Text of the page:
The main complaint in U.S. tournament is one Chevannes also brought out… pairings. She was bemused at the do-it-yourself charts, but they are not really do-it-yourself. Players record the results and the tournament directors get them from one location instead of running around collecting scores. They end up having to do that anyway if someone does not record their scores. However, the practice of setting pairings out only minutes before the game is one that has dogged U.S. tournaments for decades. Her observations followed:

“Some boards were half set up, some boards weren’t even there, people were everywhere, just gathering and having a chat. It seemed that by arranging things in this manner, the organisers didn’t have any control over when the game could start.”

Yikes! Round starting late.

Yikes! Round starting late.
Photo by Sabrina Chevannes.

This is common because the pairings are sometimes up late and it takes ten minutes for people to get to their boards and set up. Then the dreaded pre-round announcements. Ideally, pairings are put up about 15 minutes before the round. Of course delays are inevitable amidst a host of unforeseen events… perhaps some Vegas-related. She summed up her experience this way:

All in all, my first impressions of a US tournament wasn’t great as it seemed like a very lazy and unprofessional way of running things, but the prize money was pretty decent for such a short tournament. The fact that it was held in the middle of the Las Vegas strip was a good and bad thing – good for the entertainment, bad for my wallet!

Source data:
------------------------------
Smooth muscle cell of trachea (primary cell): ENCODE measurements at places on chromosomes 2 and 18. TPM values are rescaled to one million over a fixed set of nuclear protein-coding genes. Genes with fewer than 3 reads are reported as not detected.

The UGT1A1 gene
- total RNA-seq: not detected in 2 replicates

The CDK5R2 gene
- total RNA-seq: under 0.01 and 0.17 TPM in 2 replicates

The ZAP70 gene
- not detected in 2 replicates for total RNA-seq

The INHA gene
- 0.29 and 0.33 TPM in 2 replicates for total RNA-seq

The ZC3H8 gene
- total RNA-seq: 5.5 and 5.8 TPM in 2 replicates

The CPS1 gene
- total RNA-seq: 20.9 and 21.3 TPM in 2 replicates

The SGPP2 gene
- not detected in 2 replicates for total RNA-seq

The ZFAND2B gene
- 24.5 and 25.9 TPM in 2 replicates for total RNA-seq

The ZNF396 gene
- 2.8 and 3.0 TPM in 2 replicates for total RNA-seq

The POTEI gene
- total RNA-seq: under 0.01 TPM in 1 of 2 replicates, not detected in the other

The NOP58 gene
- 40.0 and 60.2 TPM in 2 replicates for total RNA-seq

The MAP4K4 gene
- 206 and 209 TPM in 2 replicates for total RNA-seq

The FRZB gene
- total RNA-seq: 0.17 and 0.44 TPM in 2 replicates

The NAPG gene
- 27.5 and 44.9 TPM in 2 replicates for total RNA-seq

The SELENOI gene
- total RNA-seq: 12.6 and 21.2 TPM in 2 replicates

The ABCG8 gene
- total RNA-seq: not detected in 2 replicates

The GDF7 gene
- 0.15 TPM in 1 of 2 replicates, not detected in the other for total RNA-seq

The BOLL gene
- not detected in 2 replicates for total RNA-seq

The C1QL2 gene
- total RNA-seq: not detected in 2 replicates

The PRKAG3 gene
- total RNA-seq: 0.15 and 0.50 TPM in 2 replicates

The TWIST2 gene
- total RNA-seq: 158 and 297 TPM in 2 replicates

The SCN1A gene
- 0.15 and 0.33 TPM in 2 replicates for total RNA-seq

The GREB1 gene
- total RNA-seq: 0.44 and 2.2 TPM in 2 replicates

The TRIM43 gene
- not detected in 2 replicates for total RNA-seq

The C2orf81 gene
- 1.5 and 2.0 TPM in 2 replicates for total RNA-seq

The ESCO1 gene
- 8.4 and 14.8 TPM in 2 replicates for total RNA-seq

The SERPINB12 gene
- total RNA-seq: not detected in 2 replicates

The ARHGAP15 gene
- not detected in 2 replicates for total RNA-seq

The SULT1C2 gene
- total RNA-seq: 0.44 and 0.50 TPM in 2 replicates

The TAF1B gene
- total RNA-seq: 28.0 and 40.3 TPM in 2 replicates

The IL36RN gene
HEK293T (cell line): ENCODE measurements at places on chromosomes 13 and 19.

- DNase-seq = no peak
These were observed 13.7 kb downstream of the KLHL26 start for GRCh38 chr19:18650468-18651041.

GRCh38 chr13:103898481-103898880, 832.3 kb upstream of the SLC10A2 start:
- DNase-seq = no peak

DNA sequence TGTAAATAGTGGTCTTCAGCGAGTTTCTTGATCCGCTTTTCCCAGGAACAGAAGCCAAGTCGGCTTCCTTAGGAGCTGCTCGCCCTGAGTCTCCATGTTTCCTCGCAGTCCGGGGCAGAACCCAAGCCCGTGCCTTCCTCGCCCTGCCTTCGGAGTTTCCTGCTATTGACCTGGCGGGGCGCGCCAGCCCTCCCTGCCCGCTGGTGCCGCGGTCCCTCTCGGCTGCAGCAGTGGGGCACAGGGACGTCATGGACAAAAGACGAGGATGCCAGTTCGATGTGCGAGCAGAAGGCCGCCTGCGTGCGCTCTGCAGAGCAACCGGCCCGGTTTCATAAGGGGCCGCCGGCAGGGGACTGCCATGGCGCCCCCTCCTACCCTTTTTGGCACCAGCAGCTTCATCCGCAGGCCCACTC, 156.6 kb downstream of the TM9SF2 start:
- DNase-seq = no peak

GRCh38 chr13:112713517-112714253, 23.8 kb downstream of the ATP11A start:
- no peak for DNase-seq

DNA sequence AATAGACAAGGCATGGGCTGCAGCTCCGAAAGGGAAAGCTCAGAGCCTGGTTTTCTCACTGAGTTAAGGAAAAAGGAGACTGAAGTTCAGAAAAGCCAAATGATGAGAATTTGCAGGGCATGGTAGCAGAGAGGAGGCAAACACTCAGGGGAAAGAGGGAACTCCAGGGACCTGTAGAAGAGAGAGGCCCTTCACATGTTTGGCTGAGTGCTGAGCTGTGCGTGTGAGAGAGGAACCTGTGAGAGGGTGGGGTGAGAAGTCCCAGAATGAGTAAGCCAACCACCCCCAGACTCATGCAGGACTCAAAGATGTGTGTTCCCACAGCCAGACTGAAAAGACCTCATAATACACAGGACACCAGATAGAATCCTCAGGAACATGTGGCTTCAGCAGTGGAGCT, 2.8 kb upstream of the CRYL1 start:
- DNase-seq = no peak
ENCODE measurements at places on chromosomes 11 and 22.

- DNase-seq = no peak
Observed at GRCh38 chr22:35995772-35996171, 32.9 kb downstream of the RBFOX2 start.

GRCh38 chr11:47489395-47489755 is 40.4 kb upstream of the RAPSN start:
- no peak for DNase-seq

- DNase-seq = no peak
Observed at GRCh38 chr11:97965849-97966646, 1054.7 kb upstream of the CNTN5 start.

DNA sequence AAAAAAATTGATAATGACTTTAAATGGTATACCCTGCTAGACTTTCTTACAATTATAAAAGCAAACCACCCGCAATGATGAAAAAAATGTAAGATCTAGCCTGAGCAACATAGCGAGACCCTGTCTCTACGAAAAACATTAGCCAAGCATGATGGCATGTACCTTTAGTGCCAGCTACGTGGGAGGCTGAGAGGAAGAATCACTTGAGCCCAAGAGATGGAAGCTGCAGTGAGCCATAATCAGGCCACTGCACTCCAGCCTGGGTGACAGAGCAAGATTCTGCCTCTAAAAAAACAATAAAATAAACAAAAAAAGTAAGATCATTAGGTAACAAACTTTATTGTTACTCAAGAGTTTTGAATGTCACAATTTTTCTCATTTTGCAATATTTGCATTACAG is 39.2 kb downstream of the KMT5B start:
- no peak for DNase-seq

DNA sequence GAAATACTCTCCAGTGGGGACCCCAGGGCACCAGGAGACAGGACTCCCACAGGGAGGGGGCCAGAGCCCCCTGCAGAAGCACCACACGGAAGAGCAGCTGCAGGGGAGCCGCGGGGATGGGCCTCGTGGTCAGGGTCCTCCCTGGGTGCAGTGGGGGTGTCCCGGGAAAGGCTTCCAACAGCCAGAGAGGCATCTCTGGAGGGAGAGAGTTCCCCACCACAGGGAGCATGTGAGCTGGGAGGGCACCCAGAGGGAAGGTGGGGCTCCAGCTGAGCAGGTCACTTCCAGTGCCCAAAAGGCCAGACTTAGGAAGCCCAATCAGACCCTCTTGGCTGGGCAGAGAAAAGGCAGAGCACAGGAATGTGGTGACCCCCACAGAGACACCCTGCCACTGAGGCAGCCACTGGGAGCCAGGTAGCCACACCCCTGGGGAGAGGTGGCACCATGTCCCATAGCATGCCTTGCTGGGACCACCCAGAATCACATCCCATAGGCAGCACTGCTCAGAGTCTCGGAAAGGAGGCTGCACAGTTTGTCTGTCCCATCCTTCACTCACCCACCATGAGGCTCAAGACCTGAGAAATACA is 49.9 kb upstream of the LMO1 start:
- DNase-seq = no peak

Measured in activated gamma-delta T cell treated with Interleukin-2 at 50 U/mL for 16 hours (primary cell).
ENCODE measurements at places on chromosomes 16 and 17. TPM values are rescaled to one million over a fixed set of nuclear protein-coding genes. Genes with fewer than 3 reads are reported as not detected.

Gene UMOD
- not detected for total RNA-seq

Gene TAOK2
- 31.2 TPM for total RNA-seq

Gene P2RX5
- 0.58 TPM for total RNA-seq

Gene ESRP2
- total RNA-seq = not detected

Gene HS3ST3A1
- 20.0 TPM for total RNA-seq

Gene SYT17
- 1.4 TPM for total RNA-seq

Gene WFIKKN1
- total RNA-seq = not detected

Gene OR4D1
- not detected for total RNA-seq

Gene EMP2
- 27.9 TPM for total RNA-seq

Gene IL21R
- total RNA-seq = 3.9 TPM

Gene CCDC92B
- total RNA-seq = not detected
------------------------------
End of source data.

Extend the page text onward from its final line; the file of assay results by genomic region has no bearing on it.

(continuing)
Alas… we’ve heard this before. I hope you enjoyed yourself Sabrina! 🙂

Link: https://www.chessbase.com/newsdetail.asp?newsid=7832

Daaim Shabazz

Daaim Shabazz is the founder of The Chess Drum, while serving as a tenured faculty member of Global Business & Marketing at Florida A&M University in Tallahassee, Florida, USA. He holds a B.S. Computer Science from Chicago State University, an MBA in Marketing and a Ph.D. in International Affairs & Development, both from Clark Atlanta University. He has served the journalist community for more than 30 years and still competes in tournaments occasionally.

6 Comments

  1. Originally posted on uschess.org
    Fri Jan 13, 2012 12:11 am: